The annoyances kept piling up. The office computer froze, the low gas light in my car started blinking, and the grocery store was out of the chips I like. While I unloaded the car, a plastic bag broke and the fruit I’d bought splatted onto the garage floor. As I struggled to carry my food into the house, I whacked my funny bone on the car’s side view mirror. Not only did I see stars but all the planets as well.

Ugh. It was a “terrible, horrible, no good, very bad day.” And it wasn’t even a Monday.

I threw my bags onto the counter in the kitchen and screamed a few choice words into the air. Unfortunately, my husband and daughter got to hear them.

Sigh.

My daughter picked up the pineapple that landed by her feet. “Mom, I think you need to press the ‘refresh’ button.”

Out of the mouths of babes. Well, teenagers anyway.

While my family put away the groceries, I lay down, rubbed my aching elbow, and prayed. Just like when a computer freezes and can’t load a new page, I’d let myself get stuck in a rut of I’m having a horrible day. I had to press my own “refresh” button so I could “reboot” my mindset and remember everything God had blessed me with throughout the day. So my shoes didn’t fit right, I had another pair I could wear. I had money to buy groceries and gas. I had a family willing to extend forgiveness when I fall (or hit my funny bone and toss fruit around the kitchen.) And I know a God who is bigger than all of it put together.

It’s amazing what pressing the refresh button can do for one’s perspective. Soon, I joined my family in the kitchen (now sans flung pineapples) and enjoyed a meal and even laughter recounting my earlier trials. I hope if you’re having a “terrible, horrible, no good, very bad day,” you’ll think of pressing it too.

‘RING’ in Your New Year

December 16, 2021 by  
Filed under Humor, Stories

By Dawn Wilson –

I’ve been called a “ding-a-ling” because of my New Year’s tradition, but I don’t care. I don’t intend to stop any time soon! A few years ago, I decided to borrow the bells from Christmas and bring them into my New Year’s celebration to help me focus on lifestyle changes (not resolutions) that work for every year.

I use the acrostic R-I-N-G.

First is “R”—RELY on God. This isn’t always easy for this stubborn, independent woman. My dad wrote a scripture passage in the front of my Bible that is a constant reminder to rely on God: “Trust God from the bottom of your heart; don’t try to figure out everything on your own…” (Proverbs 3:5-6, The Message). David said God was his Refuge and Fortress, and “on Him,” David said, “I lean and rely … in Him I confidently trust” (Psalm 91:2, Amplified). When I remember that God is in control and is a trustworthy Provider, I am more likely to rely on Him and look to Him for all I need.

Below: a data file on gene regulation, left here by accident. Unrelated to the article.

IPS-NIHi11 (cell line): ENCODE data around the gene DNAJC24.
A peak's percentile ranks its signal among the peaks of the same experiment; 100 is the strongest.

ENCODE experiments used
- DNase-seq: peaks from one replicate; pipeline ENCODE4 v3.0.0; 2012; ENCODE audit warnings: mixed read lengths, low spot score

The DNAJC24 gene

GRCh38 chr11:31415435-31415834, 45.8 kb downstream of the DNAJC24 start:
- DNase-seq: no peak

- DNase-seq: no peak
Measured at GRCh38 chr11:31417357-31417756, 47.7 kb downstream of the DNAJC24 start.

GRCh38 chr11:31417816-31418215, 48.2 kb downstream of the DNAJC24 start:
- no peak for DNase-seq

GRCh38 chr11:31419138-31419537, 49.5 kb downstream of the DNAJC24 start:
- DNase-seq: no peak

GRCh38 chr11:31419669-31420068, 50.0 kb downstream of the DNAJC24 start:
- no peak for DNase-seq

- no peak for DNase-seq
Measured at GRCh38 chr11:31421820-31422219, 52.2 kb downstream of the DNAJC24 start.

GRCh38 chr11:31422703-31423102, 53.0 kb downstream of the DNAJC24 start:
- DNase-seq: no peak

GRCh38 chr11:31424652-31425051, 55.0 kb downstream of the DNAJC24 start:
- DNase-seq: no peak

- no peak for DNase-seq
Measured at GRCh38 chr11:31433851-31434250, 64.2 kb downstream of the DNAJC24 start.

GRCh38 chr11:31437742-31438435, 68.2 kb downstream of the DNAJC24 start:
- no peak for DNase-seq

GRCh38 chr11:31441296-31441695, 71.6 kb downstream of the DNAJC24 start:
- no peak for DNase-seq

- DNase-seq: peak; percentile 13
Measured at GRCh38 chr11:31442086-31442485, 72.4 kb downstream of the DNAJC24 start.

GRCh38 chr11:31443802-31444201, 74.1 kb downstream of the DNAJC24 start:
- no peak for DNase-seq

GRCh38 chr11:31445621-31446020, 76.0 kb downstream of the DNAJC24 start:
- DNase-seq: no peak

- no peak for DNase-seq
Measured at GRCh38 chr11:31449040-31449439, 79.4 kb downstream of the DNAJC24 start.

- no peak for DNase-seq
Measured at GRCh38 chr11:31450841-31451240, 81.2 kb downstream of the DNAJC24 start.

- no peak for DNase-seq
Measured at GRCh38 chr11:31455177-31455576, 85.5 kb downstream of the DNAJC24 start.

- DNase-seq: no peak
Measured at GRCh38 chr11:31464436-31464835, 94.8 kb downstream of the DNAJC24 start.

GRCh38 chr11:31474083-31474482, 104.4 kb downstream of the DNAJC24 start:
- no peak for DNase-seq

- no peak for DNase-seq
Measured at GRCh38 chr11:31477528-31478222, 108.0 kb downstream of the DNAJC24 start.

Next is “I”—INVEST in Others. I want to spend time with family and friends and devote resources to show love and kindness, to encourage and serve them, and to help meet their needs. I can practice all the “one another” scriptures. I can enter into others’ lives emotionally too, rejoicing with them in good times and coming alongside to weep with them in tough circumstances (Romans 12:15).

Then there is “N”—NOURISH Yourself. Just as the Jews were instructed to care for the Temple of God, as a Christ-follower I should care for my body, God’s Temple on earth (1 Chronicles 29:1-5; 1 Corinthians 3:16; 6:19-20; John 14:23). I can nourish my body by making wise, biblical choices that bring glory to God.

And finally, “G”—GROW and GO! I can be proactive. I can take my life up a notch in every area: mentally (2 Timothy 2:15), emotionally and socially (Matthew 22:37-40; John 13:3; 1 John 4:7, 18), and certainly spiritually (1 Peter 4:7; Philippians 4:8-9; 1 Samuel 15:22; 2 Peter 3:18). And as I allow God to transform my life, He will likely open new opportunities for me to minister to others in His power, not my own strength. I don’t change for myself; I change so I can get moving and be used by God.

So join me in my ding-a-ling tradition. Place little bells around your house to remind you to R-I-N-G in your New Year. Rely on God, invest in others, nourish yourself, and grow so you can go in God’s power; and by next New Year’s Day you will be amazed at how God has worked.